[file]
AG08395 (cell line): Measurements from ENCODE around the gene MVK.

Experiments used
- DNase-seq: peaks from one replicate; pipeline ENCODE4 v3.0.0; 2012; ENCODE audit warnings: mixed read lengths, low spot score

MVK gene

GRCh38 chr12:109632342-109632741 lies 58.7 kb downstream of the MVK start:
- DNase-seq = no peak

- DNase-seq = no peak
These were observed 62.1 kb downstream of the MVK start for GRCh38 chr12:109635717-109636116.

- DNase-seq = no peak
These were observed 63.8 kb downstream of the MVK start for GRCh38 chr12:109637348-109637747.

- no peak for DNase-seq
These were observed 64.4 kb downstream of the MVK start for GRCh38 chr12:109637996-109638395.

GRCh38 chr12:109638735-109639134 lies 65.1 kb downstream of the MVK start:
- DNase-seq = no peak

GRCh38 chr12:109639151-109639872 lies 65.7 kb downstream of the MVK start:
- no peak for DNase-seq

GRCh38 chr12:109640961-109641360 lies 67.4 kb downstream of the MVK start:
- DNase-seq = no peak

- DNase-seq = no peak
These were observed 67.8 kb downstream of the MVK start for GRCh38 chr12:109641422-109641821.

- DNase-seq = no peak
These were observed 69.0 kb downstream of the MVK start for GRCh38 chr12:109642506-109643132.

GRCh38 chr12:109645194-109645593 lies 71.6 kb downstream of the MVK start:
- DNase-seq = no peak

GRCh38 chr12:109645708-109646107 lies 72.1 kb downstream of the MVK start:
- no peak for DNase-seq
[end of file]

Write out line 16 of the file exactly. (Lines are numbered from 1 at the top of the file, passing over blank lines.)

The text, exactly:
- no peak for DNase-seq